NOTE: I give the same advice to public speakers. Know the three points you want to make, and whatever happens be sure you make them. If you have additional points to make, plan to cover them in the Q & A. And limit these to no more than three points as well. Whatever you’re asked, pivot your answer to cover these three important points. More than that and you’ll dilute the core message you with which you want to leave folks.
ANOTHER NOTE: When you guide people towards where you want them to focus, that’s likely what will happen. An interesting study of behavior at breakfast buffets revealed the first item in the buffet was taken by 75% of the diners (even when the order of the items was reversed) and two-thirds of all the food taken came from the first three items, regardless of the buffet’s size. So… restaurant marketers who want to optimize profits put the things with the best margins at the front of the line. This applies to more than food.
Carefully Consider What You Want to Learn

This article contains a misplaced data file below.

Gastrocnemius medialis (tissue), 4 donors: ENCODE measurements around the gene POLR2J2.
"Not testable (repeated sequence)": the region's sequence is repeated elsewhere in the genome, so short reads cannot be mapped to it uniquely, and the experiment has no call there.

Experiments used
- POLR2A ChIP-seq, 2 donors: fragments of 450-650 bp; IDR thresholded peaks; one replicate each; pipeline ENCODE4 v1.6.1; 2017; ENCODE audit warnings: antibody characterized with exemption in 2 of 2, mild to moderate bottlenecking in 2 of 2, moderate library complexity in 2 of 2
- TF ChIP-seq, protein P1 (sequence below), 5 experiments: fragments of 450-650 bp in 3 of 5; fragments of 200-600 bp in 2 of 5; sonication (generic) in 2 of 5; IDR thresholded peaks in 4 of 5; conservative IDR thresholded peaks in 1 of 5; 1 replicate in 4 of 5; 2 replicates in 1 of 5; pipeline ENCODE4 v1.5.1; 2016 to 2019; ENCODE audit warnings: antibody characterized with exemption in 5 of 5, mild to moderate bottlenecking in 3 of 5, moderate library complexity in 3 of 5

I usually want to come away from a major donor conversation knowing:
- A bit more about the donor than I knew before; something upon which I can continue to build the relationship.
- More about the donor’s philanthropic interests and priorities as they relate to what my organization does; this way I can talk with them about the issues nearest to their heart.
- Whether the donor is interested in making a passionate investment in one or more of the areas we’ve covered in our discussion; this way I can prepare a proposal and we can talk about the nitty gritty next time.
Once you have clarity on your visit’s purpose, you can prepare yourself by writing down three open-ended questions that will move you towards your goal. Open-ended questions keep the conversation open and flowing. The donor can’t respond with a curt “yes/no,” which will absolutely close the conversation.
What Makes a Good Open-Ended Conversation Question?
For openers, channel the quintessential reporter’s questions and begin your sentence with: How, What or Why.
You can also follow up with what I think of as quintessential therapist questions:
- Can you tell me a little more about that?
- Can you elaborate?
- How does that make you feel?
- Why do you think that’s happening?
Use your own voice and relate in your own manner.
Be you, just as you would in any other conversation.
OPEN THE CONVERSATION
There’s a reason we have the term ‘small talk.’ Transitions are important in conversations. They put people at ease. It’s jolting if you try to go from 0 to 60 in two seconds. Ease into things by showing your interest in your donor. If you think of them as a friend with whom you’re hoping to connect and maybe do something with later, this will come easier.